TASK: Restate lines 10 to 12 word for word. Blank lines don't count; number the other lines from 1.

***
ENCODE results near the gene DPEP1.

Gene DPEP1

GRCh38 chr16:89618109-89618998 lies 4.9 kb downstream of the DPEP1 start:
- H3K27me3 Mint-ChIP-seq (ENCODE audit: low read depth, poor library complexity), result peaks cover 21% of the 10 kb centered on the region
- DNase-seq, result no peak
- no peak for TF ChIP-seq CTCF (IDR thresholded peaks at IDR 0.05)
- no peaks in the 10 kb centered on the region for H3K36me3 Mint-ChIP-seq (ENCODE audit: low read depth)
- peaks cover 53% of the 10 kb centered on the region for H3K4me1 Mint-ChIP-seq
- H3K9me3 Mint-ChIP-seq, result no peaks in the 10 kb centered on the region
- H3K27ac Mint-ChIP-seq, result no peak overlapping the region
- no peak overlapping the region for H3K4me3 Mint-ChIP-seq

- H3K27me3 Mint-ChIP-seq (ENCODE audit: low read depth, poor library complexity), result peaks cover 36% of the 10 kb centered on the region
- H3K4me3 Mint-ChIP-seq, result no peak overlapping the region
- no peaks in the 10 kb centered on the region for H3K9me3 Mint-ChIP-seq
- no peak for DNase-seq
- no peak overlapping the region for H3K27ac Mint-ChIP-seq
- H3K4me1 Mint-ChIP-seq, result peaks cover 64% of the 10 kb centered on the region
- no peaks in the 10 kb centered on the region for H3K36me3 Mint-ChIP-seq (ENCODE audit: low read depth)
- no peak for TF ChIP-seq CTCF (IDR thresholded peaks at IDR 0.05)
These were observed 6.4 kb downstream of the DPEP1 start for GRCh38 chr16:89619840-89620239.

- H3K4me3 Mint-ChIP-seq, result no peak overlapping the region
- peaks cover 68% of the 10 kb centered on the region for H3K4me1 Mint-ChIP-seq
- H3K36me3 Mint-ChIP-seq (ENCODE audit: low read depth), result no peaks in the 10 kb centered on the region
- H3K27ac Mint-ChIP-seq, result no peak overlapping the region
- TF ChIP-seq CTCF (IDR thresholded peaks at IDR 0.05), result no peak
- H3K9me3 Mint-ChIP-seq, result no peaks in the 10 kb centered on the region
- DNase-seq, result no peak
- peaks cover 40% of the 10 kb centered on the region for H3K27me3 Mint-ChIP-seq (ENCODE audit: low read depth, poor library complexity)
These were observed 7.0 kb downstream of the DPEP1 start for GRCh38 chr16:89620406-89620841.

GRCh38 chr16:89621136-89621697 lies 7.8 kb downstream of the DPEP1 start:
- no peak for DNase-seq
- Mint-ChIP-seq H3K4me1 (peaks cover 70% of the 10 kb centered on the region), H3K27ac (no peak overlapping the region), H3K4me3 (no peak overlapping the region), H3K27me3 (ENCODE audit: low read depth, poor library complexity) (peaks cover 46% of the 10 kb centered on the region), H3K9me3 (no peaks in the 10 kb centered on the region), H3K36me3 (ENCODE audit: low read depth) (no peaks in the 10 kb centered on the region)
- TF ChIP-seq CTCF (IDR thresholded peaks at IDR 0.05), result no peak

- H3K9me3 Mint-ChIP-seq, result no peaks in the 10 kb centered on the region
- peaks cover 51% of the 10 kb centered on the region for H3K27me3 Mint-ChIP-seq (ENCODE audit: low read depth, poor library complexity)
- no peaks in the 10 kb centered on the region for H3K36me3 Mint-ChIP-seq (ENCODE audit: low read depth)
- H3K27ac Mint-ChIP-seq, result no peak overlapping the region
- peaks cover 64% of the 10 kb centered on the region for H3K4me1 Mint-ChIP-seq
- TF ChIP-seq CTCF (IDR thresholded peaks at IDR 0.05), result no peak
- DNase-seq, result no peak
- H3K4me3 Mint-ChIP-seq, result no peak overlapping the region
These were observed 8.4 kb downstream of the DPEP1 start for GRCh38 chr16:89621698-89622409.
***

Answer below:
- H3K27ac Mint-ChIP-seq, result no peak overlapping the region
- no peak overlapping the region for H3K4me3 Mint-ChIP-seq

- H3K27me3 Mint-ChIP-seq (ENCODE audit: low read depth, poor library complexity), result peaks cover 36% of the 10 kb centered on the region